Imagine you have a special account with money that you can only use in certain stores or to buy certain items. How would this work in practice? Researchers at Lund University are studying how alternative currencies can contribute to more sustainable consumption.

“The problem with our ordinary money is that everything can be compared,” explains researcher Alexander Paulsson.

“This is why it pays off economically to buy goods that have been produced on the other side of the world. We get products that are cheap but a level of consumption that’s not good for the environment,” he says.

Alexander Paulsson, researcher at Lund University. Photo: Johan Persson

In a newly launched research project, he is examining the potential of “special-purpose money” to reduce environmental impact and boost sustainable production and consumption. The question, then, is how to establish a currency alongside others used in the regular market that specifically aims to promote environmental sustainability.

During the project, the researchers will look at a few previous attempts to establish alternative currencies in order to better understand what it will take to make it work. One example is the Bristol Pound currency, which was set up in the UK in 2012 in the wake of the financial crisis. Its aim was to stimulate the local economy by encouraging local consumption.

Similar yet smaller projects have been carried out in Sweden, for example in the Majorna district of Gothenburg. There, money can be exchanged for “majors” that are only accepted at shops in the surrounding area. Such local currencies not only strengthen the local economy, but foster a sense of community in the area, Paulsson says. But new currencies can also be envisioned at the national or European level.

“Key piece of the puzzle in the climate transition”

The basic idea behind special-purpose money is thus to create a new currency for achieving specific designated objectives.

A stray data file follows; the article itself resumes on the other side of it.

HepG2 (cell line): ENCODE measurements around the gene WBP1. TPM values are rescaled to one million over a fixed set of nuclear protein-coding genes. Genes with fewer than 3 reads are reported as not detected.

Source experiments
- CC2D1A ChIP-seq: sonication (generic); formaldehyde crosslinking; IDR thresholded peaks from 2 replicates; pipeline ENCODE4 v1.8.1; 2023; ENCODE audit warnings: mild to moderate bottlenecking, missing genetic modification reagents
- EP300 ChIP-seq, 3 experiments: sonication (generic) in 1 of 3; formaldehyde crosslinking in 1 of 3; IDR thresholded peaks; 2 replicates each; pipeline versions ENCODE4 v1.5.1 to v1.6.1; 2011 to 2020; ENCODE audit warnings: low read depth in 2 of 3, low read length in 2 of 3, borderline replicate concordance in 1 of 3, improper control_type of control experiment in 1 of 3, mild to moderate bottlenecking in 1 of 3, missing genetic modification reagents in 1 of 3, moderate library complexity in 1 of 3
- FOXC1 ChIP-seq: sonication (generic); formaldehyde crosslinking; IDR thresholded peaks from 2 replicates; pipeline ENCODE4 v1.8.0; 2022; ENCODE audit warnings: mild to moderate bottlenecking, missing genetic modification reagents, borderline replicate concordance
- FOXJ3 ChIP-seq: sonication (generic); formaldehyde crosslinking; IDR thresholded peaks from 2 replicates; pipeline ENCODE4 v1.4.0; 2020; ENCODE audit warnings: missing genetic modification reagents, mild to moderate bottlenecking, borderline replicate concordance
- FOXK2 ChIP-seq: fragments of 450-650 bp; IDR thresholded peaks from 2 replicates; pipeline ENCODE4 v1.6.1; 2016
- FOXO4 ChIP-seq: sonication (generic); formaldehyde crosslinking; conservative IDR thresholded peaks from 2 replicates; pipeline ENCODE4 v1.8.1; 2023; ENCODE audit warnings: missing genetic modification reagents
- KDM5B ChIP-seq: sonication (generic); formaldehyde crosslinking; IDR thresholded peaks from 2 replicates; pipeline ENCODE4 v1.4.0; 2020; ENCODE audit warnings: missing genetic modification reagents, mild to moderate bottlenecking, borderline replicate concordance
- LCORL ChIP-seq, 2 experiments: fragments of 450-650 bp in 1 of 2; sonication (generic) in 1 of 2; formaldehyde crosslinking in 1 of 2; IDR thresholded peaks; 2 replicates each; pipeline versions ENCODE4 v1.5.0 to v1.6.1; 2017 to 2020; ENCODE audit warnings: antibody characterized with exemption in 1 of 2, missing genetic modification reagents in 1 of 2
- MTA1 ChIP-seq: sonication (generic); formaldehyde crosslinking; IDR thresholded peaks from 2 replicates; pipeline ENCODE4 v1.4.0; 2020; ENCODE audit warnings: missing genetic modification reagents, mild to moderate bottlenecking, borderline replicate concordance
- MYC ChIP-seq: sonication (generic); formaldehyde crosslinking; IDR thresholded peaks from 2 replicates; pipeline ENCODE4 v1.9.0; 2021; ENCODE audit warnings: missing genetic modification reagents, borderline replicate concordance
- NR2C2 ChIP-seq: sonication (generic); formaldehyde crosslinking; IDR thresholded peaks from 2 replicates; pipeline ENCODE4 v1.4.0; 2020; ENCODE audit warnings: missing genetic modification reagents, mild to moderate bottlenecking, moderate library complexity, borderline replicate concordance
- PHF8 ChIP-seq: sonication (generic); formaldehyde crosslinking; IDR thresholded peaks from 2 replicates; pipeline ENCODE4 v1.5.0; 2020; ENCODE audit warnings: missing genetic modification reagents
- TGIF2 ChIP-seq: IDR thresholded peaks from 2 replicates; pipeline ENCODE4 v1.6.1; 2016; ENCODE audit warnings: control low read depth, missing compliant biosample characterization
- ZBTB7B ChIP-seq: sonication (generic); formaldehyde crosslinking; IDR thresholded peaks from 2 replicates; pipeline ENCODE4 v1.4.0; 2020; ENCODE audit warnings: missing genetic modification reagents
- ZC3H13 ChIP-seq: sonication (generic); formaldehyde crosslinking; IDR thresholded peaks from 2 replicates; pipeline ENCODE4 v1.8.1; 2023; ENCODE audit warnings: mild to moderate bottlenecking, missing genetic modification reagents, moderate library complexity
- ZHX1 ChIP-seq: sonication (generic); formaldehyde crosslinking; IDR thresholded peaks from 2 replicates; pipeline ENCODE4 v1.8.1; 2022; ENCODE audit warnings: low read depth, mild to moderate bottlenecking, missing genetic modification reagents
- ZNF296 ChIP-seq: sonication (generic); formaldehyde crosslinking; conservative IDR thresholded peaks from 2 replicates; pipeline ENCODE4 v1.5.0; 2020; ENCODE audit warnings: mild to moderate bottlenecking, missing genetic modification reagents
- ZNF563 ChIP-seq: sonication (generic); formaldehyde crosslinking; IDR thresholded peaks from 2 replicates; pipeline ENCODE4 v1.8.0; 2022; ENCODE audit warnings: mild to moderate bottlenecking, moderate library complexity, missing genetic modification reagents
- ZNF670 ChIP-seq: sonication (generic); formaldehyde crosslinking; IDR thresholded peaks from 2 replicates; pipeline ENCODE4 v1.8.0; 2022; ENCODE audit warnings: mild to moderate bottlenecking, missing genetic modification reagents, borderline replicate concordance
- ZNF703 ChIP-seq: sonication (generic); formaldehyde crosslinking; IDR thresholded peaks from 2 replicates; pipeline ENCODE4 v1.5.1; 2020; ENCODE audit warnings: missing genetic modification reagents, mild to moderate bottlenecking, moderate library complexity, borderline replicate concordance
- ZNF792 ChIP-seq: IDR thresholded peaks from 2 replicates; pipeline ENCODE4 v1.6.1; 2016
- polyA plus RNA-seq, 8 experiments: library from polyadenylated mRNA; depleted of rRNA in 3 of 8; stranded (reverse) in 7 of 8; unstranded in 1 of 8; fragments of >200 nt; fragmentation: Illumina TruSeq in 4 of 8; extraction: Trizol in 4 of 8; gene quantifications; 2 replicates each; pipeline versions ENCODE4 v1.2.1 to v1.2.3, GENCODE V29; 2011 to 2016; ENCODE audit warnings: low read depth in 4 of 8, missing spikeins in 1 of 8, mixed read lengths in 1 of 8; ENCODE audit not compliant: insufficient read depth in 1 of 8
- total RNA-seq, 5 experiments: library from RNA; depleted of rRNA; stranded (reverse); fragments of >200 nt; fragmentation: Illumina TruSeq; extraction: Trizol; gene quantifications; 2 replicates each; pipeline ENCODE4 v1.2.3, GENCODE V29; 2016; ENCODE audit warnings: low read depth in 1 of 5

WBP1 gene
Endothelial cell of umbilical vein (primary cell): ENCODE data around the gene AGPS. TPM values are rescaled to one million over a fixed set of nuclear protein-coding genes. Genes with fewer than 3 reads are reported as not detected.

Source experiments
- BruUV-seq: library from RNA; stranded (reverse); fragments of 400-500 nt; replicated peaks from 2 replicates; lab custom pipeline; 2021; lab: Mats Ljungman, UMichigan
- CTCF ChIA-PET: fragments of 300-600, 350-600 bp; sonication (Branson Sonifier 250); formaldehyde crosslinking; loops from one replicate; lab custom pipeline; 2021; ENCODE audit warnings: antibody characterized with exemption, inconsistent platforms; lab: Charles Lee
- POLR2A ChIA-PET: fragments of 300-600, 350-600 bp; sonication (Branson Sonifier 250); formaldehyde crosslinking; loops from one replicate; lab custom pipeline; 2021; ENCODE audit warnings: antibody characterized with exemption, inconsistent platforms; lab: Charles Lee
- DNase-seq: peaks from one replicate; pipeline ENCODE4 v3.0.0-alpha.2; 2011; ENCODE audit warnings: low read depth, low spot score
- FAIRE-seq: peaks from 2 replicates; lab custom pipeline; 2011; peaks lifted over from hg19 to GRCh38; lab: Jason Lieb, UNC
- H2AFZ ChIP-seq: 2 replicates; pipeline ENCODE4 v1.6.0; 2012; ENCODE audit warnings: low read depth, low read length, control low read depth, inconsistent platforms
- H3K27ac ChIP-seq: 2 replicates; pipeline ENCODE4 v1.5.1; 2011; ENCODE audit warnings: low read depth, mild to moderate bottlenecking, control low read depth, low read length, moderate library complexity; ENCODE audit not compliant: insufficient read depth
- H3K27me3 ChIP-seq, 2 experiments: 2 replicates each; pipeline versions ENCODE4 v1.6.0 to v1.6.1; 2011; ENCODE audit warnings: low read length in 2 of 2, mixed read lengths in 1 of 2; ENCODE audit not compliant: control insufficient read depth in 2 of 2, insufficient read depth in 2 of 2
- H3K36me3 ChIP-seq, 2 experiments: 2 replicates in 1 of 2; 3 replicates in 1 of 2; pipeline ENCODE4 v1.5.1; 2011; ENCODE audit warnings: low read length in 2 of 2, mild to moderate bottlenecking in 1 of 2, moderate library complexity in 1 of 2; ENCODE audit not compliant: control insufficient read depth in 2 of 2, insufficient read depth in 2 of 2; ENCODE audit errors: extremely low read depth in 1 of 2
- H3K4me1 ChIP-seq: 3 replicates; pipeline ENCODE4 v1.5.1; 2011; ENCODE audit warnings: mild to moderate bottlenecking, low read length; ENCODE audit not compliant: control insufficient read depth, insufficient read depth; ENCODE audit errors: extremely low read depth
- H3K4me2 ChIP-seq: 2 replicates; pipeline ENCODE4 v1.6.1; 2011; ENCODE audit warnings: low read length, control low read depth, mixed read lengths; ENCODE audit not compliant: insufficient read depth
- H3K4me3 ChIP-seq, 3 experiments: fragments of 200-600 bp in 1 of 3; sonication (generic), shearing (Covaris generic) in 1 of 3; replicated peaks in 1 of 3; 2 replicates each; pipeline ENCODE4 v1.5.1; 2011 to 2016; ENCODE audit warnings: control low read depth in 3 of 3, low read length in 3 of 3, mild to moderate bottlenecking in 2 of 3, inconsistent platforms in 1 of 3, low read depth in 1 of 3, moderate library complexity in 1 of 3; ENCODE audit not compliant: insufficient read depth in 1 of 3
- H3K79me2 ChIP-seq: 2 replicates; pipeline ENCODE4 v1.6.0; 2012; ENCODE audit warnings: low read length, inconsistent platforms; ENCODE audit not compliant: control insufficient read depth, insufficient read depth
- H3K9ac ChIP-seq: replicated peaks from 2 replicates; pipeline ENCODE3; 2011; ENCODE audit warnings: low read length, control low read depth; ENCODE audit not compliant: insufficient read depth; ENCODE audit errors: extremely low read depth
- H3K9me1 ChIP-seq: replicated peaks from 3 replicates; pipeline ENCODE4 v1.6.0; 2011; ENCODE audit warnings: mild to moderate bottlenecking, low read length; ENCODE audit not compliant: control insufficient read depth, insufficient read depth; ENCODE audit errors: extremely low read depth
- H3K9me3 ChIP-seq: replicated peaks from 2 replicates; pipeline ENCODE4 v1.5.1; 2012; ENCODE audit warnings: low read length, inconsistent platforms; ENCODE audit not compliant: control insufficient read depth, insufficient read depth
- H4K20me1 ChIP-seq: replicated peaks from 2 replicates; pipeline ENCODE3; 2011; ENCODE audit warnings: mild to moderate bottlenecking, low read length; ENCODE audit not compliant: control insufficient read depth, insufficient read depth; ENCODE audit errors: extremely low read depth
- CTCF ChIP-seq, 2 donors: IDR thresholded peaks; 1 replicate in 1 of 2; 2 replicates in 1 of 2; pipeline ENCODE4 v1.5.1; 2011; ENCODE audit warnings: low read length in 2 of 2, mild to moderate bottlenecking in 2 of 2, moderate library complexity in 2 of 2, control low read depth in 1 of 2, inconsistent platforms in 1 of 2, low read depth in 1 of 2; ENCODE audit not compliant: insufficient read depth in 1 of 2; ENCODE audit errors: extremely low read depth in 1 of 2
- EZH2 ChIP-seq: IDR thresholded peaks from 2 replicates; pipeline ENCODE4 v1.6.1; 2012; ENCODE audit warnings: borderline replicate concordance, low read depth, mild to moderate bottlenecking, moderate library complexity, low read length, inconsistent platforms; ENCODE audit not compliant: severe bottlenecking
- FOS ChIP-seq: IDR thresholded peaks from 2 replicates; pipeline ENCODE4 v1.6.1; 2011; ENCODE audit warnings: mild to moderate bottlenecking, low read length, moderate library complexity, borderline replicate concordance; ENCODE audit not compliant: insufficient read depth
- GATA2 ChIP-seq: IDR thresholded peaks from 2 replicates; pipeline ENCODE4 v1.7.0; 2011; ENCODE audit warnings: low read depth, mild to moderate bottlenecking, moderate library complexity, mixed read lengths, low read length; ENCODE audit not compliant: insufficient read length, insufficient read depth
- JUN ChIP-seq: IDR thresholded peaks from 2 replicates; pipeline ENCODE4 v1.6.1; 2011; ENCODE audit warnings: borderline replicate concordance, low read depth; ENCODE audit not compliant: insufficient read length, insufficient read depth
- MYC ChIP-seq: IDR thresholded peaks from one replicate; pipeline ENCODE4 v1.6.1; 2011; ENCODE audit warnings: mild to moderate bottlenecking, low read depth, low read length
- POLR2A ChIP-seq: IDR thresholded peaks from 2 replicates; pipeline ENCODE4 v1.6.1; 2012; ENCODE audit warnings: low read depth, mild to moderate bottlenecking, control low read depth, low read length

“We believe that this has huge potential. And we believe that it’s a key piece of the puzzle in the transition to a sustainable society because our money drives the way we consume and produce,” Paulsson says.

Through the project, the researchers also want to draw attention to how we have come to take today’s “general-purpose money” for granted. Historically we have exchanged goods and services in completely different ways, and perhaps there is reason to think about how well our current system actually works.

“The money we use today encourages individuals and companies to deepen the very sustainability problems that society is devoting ever greater resources to combat,” Paulsson says.

New notes in your wallet?

If a new currency were established in Sweden or Europe with the stated aim of encouraging sustainable consumption, how would it function in practical terms? Paulsson has no answer to that yet, but he is considering different possibilities. For example, basic income could be introduced and a specific amount for all citizens could be offered in the new currency. That money could then only be used to buy from companies with a certain profile or for buying certain certified goods, such as locally produced products. It is also conceivable that it would be possible to exchange the new currency in a favourable way. We believe it’s a key piece of the puzzle in the transition to a sustainable society because our money drives the way we consume and produce.

We believe it’s a key piece of the puzzle in the transition to a sustainable society because our money drives the way we consume and produce.

It is not certain that the new currency will look like the notes and coins in your wallet. According to Paulsson, it will more likely be a digital currency, much like bitcoin but with a sustainability focus. In recent years technology has advanced by leaps and bounds, creating new opportunities for digital currencies. Above all, systems have been created that make it possible to manage these currencies in a simple and secure way.

From a purely technical standpoint, we are ready for alternative digital currencies. But many other issues remain to be solved, Paulsson says. He argues that many new currencies will be short-lived.

“Enthusiasm runs high at first, but then interest wanes. Through this project, we want to investigate the conditions needed to make it work in the long term,” he says.


Charlie Olofsson text
Lisa Del Papa translation

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